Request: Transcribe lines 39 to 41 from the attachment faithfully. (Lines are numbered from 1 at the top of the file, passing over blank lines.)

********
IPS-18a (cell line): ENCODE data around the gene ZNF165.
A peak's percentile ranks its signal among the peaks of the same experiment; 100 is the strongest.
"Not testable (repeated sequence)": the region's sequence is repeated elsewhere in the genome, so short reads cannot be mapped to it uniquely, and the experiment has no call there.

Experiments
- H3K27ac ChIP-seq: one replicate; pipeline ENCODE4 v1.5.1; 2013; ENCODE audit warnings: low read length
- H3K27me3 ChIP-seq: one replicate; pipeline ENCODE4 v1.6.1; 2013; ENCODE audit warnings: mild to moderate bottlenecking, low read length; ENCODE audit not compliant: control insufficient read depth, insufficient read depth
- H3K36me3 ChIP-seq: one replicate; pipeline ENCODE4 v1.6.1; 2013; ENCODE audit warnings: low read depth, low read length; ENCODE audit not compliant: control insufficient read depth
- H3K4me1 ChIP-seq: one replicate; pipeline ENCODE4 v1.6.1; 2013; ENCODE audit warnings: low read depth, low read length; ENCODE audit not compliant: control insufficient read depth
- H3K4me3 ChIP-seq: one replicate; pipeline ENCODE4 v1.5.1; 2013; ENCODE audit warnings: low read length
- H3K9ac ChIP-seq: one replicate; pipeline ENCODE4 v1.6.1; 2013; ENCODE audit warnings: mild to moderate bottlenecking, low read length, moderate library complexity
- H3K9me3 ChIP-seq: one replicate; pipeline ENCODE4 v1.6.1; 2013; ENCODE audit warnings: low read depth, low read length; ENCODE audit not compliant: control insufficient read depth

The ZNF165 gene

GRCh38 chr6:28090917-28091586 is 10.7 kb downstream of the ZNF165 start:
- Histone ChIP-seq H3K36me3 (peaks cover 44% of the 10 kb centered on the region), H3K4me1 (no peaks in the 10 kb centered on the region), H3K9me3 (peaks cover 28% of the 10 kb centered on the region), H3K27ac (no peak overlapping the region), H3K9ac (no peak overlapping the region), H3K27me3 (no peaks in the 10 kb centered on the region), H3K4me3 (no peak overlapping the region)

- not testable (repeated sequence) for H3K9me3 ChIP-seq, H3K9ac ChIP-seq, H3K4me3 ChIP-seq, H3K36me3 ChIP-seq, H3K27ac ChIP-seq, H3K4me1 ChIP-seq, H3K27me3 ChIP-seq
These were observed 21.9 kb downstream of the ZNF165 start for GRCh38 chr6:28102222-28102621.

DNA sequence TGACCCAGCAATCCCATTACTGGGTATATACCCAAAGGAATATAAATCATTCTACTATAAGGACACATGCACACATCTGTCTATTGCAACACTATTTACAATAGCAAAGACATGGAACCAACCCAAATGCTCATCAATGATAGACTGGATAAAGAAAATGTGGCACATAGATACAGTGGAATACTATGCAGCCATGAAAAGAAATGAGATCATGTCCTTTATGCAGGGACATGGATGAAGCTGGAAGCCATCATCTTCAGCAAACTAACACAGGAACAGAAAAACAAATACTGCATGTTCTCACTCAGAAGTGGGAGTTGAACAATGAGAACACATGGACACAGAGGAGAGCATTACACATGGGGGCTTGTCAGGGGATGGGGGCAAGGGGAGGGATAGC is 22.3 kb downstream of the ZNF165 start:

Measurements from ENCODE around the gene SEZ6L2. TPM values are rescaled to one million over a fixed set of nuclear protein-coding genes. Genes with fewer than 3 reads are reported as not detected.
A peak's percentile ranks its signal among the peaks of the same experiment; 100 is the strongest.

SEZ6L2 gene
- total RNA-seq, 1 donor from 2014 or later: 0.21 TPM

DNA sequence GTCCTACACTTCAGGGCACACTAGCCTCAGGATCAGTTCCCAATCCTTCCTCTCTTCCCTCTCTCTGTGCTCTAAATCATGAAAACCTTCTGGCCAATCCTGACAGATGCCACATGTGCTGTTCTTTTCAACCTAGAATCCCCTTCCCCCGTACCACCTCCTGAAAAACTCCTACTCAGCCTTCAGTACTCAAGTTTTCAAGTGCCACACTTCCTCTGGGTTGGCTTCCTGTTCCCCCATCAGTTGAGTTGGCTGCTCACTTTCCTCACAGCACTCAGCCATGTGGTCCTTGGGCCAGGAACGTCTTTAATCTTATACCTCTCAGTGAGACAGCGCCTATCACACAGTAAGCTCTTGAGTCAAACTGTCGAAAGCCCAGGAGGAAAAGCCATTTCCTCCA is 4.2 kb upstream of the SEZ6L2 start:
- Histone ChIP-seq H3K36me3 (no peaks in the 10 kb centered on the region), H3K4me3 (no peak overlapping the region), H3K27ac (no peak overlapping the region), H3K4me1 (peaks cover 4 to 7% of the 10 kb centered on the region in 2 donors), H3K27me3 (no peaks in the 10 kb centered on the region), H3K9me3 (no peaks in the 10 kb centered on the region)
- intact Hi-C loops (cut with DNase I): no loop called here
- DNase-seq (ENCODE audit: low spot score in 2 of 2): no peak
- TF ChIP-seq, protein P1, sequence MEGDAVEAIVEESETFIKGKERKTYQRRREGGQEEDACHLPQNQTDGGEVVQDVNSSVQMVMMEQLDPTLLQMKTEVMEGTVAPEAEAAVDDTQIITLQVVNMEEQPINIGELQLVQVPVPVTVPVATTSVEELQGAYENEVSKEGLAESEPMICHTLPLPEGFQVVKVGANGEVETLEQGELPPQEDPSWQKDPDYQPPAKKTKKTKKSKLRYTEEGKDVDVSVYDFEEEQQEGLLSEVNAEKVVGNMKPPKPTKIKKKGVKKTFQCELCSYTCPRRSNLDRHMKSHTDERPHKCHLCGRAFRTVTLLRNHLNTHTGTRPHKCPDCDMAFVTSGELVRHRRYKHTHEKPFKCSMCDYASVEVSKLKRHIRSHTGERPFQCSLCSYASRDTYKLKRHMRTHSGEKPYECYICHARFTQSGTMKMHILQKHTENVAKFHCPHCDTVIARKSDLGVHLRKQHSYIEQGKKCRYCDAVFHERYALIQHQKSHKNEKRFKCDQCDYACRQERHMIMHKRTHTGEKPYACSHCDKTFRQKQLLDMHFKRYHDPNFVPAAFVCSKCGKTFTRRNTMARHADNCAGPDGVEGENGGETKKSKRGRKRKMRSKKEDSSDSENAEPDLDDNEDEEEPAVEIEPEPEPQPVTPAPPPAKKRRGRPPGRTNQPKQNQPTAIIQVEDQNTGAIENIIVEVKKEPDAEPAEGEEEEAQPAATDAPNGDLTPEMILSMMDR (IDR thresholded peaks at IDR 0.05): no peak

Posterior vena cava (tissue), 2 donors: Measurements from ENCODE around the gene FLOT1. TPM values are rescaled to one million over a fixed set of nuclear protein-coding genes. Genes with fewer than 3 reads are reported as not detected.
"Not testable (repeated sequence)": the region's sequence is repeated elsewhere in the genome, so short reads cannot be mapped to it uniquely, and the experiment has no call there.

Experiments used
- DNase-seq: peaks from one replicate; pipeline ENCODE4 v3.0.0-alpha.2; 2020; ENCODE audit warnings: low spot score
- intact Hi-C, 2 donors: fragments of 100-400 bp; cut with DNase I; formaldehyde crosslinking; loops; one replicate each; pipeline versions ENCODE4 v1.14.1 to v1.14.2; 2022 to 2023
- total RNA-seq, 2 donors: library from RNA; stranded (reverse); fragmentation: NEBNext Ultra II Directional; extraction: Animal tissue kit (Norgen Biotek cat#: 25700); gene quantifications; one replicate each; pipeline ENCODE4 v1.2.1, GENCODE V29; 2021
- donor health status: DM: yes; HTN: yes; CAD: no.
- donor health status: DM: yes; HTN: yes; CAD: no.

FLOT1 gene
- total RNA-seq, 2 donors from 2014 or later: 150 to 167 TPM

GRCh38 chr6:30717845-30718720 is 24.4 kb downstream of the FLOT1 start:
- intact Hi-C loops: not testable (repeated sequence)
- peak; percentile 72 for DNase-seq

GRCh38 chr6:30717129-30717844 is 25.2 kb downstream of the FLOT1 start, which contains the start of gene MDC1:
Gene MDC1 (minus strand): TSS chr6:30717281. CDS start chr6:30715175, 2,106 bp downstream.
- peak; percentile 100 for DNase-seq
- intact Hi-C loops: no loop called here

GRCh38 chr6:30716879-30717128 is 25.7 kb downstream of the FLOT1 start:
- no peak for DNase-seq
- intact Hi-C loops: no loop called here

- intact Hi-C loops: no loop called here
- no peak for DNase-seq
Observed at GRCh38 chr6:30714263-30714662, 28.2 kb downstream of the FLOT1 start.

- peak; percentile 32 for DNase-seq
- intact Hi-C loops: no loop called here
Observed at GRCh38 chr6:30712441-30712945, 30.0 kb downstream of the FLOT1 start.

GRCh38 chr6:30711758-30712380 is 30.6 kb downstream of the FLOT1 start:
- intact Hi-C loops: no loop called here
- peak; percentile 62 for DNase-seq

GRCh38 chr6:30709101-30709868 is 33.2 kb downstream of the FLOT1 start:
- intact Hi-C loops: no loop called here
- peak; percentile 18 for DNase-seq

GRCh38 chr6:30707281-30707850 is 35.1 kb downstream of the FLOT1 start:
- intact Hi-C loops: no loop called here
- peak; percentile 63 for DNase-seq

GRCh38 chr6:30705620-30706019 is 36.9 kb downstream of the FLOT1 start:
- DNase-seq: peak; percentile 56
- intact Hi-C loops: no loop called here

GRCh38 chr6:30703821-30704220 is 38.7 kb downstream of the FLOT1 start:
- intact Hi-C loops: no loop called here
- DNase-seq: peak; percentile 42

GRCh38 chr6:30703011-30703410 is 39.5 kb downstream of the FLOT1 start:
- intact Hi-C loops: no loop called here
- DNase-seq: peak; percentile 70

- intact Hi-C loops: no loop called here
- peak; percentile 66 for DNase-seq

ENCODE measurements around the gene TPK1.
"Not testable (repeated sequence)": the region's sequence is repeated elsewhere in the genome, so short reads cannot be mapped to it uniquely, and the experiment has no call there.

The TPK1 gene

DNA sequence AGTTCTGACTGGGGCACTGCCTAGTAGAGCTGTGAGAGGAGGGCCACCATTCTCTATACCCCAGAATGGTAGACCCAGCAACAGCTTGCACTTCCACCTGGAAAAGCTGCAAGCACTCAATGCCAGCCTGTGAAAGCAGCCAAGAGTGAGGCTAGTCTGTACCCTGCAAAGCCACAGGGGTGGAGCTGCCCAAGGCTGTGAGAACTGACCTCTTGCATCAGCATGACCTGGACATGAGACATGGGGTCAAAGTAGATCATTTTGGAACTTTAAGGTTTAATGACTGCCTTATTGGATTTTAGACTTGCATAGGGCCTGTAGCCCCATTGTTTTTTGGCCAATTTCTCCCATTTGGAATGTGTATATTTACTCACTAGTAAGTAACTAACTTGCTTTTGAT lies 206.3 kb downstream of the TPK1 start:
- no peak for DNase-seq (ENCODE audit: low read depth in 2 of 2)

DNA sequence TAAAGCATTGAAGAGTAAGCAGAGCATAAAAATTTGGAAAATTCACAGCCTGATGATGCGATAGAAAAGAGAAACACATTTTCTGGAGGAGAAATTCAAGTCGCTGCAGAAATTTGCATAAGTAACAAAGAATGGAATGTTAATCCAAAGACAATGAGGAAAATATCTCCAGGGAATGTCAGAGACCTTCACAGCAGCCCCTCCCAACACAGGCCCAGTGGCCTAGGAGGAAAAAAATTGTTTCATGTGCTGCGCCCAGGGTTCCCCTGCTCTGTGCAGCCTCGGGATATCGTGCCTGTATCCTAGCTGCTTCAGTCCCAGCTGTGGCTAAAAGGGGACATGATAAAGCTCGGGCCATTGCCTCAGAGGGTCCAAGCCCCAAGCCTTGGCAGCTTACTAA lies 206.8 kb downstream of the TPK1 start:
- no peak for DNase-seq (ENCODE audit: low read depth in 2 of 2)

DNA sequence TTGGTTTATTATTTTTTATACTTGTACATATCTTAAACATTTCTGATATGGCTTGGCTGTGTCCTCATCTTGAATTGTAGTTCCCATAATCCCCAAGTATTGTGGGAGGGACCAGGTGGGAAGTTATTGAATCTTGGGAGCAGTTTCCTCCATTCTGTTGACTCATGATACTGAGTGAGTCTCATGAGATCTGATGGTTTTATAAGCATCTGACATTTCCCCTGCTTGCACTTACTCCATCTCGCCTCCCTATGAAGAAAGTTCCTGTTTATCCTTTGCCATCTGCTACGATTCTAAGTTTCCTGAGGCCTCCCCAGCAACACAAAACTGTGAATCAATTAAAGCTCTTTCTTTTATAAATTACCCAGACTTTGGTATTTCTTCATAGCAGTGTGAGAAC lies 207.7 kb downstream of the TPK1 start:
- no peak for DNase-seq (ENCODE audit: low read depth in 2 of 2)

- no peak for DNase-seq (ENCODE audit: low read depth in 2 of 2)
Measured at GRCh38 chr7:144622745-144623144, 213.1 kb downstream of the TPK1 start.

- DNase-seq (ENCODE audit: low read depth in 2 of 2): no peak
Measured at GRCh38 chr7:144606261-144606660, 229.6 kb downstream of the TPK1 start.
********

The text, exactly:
- peak; percentile 72 for DNase-seq

GRCh38 chr6:30717129-30717844 is 25.2 kb downstream of the FLOT1 start, which contains the start of gene MDC1:
Gene MDC1 (minus strand): TSS chr6:30717281. CDS start chr6:30715175, 2,106 bp downstream.